task = setTimeout(interv, wait);
    };

    return heartbeat;
}

To add the heartbeat to the sensorAgent I have simply created it and started with the collectDataFromSensorsAsync as the handler and thirty seconds as interval period. And of course, stopped in stopAsync function.

sensorAgent.js

var webSinkFactory = require("./webSink");
var sensorConnectionManagerFactory = require("./sensorConnectionManager");
var heartbeatFactory = require("./heartbeat");

module.exports.create = function (config) {
    const THIRTY_SECONDS = 30 * 1000;

    var sensorAgent = {
        startAsync: startAsync,
        stopAsync: stopAsync,

        collectDataFromSensorsAsync: collectDataFromSensorsAsync
    }

    var webSink = webSinkFactory.create(config);
    var sensorConnectionManager = sensorConnectionManagerFactory.create(config, exposeData);
    var heartbeat = heartbeatFactory.create();

    function startAsync() {
        return webSink.startAsync()
            .then(() => sensorConnectionManager.startAsync())
            .then(() => heartbeat.start(collectDataFromSensorsAsync, THIRTY_SECONDS))
    }

    function stopAsync() {
        return heartbeat.stopAsync()                 
            .then(() => sensorConnectionManager.stopAsync())
            .then(() => webSink.stopAsync());
    }

    function collectDataFromSensorsAsync() {
        return sensorConnectionManager
            .collectDataFromSensorsAsync();
    }

    function exposeData(newData) {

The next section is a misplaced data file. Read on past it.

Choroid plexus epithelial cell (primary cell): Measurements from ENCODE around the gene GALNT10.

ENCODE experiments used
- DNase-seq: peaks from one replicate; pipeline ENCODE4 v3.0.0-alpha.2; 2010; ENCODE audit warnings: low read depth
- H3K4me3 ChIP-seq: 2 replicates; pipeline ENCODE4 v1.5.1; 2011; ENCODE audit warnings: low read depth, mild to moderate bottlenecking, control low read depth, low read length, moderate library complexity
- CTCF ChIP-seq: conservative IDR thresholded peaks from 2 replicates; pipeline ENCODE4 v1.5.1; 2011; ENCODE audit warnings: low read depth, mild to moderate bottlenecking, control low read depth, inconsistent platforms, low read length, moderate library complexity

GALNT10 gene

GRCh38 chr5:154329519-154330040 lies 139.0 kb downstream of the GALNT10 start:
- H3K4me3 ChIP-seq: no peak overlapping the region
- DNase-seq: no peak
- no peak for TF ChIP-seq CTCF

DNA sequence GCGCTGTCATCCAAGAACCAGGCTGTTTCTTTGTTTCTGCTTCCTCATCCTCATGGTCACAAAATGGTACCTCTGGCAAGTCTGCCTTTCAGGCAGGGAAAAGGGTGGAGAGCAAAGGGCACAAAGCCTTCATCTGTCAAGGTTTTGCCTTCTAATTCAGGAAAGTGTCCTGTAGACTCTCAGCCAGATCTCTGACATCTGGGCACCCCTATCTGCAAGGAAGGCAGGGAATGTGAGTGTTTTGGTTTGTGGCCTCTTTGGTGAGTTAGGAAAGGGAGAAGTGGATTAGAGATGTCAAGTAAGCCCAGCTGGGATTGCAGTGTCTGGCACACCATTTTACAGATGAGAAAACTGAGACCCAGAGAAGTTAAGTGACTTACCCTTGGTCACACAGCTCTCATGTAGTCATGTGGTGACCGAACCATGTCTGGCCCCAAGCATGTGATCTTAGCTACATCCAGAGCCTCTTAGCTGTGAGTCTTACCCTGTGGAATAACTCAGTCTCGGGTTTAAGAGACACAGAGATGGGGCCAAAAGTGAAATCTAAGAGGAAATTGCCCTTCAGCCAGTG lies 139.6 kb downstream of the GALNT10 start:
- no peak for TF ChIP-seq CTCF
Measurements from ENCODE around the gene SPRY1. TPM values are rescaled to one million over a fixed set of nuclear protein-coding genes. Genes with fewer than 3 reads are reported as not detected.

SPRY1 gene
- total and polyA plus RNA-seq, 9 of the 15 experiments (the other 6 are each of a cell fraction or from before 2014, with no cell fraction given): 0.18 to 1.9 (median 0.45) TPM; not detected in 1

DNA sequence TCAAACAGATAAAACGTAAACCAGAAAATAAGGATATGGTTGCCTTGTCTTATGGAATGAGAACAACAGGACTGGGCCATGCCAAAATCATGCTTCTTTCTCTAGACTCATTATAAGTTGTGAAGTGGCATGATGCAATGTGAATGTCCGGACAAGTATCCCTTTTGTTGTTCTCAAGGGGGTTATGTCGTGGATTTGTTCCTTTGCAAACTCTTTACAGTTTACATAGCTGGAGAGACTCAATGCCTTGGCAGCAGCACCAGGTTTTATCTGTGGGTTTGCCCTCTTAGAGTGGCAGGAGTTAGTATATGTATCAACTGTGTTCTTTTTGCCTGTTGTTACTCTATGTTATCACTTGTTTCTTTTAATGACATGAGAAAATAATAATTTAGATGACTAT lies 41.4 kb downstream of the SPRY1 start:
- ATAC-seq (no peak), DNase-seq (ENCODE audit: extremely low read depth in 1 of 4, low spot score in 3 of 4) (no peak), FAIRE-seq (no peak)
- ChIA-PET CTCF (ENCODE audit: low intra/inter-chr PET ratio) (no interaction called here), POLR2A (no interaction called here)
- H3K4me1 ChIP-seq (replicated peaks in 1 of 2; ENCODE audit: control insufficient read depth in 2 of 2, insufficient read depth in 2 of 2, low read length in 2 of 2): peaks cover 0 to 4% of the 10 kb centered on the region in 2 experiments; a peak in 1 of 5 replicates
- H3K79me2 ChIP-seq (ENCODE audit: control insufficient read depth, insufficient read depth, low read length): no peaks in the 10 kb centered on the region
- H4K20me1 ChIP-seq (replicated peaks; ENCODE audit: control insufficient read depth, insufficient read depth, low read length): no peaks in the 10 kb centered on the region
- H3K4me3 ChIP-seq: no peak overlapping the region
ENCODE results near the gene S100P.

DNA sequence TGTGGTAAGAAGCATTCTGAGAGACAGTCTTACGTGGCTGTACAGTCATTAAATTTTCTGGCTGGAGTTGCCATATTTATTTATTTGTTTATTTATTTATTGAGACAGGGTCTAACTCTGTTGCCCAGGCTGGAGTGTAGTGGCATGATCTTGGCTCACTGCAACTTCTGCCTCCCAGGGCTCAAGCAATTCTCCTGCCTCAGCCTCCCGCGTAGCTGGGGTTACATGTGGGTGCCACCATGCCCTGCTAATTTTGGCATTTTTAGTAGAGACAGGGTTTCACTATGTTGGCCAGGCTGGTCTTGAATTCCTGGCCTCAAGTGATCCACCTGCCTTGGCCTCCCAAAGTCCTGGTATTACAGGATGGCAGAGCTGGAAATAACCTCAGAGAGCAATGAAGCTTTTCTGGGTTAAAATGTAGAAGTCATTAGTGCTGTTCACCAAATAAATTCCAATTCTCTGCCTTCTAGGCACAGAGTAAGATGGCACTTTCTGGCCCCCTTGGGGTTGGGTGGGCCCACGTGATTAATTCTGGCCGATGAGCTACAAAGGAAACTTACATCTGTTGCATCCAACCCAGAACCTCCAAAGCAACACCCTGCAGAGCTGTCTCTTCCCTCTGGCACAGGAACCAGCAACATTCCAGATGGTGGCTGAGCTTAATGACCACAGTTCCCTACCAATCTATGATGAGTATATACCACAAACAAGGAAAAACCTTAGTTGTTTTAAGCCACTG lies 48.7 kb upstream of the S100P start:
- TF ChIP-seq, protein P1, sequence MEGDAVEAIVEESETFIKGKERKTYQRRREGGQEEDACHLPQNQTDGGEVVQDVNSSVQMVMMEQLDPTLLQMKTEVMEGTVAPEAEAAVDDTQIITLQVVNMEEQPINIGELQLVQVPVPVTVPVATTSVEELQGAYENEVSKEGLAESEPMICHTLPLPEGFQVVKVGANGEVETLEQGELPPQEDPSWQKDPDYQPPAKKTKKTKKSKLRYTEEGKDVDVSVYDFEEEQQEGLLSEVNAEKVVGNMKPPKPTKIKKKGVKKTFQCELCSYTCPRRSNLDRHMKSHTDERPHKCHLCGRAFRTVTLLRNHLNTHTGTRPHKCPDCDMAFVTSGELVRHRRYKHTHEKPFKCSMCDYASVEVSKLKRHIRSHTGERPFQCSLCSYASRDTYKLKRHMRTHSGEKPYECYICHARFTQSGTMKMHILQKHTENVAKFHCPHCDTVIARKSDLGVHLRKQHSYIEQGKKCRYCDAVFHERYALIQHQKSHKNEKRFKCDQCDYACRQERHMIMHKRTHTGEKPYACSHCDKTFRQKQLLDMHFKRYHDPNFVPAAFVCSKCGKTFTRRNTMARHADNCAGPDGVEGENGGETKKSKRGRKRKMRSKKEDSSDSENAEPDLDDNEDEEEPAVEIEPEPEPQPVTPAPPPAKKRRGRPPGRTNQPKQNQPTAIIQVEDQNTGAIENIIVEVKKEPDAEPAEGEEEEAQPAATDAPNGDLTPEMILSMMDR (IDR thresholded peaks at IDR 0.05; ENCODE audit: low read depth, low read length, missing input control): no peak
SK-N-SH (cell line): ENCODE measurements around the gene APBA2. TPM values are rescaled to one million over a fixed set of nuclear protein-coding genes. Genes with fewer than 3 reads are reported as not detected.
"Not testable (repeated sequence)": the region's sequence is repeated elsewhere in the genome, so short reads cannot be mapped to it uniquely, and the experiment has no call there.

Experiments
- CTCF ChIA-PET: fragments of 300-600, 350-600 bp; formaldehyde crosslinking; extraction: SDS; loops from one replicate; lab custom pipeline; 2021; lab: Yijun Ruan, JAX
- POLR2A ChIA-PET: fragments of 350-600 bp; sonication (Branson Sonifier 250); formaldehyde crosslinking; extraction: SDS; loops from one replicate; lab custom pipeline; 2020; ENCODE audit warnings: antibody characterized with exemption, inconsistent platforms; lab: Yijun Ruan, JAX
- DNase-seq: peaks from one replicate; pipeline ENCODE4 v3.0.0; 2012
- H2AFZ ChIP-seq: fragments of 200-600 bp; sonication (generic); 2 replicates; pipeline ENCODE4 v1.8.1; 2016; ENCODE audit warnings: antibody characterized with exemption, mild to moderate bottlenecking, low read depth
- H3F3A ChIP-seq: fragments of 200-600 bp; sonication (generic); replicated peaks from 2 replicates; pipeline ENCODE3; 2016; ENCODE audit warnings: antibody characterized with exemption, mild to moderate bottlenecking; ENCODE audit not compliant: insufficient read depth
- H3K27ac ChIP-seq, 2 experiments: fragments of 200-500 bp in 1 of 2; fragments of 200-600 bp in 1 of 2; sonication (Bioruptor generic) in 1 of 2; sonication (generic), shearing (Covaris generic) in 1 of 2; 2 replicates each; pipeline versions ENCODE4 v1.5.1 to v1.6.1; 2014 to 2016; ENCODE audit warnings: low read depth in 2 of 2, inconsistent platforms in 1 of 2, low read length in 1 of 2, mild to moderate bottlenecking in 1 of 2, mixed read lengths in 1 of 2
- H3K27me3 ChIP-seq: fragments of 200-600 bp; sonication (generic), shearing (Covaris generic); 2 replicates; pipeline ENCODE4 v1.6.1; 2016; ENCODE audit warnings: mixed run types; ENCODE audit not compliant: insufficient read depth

webSink.exposeData(newData);
    }

    return sensorAgent;
}

hearbeat green

All the tests are green, but can we trust them now? The introduction of the heartbeat doesn't affected them because is starts working after thirty seconds of delay - all tests are finished by then. Could it affect the tests if started sooner? Probably yes - our sensor mocks are not prepared to handle more received frames than exactly expected.

I suppose we should be aware that no tests can guarantee us with 100% safety. Maybe we should introduce a separate test which will be running for a couple of minutes and checks if everything is OK? I am not sure.

The another issue I haven't mentioned yet is that collectDataFromSensorsAsync function of the sensorAgent is still exposed publicly. It is not used in the app.js as the sensorAgent is independent component and needs only to be started to work. But I'm not sure if I should remove the function from the public ones. It allows the tests to stay easy. I didn't have to introduce any heartbeatMock to trigger the sensorAgent with sensors communication process in more hidden and roundabout way. Moreover, the heartbeatMock wouldn't allow me to test time flow dependencies anyway. But I suppose the opinions about that case may be divided - I will gladly read about different (maybe more correct) approaches in the comments.

Summary

This article was the first part, supposed to present an approach to software development which can be time efficient and ready to face changing environment of real life project. The next one will cover different scenarios which may occur after sensors are finally delivered. This is of course my private way to deal with programmer's everyday life problems - and it is still evolving. I invite to discuss the topic in the comments.

The code of the presented application can be found here.

About the author:

Damian Krychowski

Damian is a software developer at BT Skyrise. He specializes in .NET technology, yet he likes challenges and willingly discovers other languages and platforms. Damian is a passionate engineer able to work on different levels of abstraction - ranging from embedded systems prototyping to cloud computing and architecture. Open source enthusiast.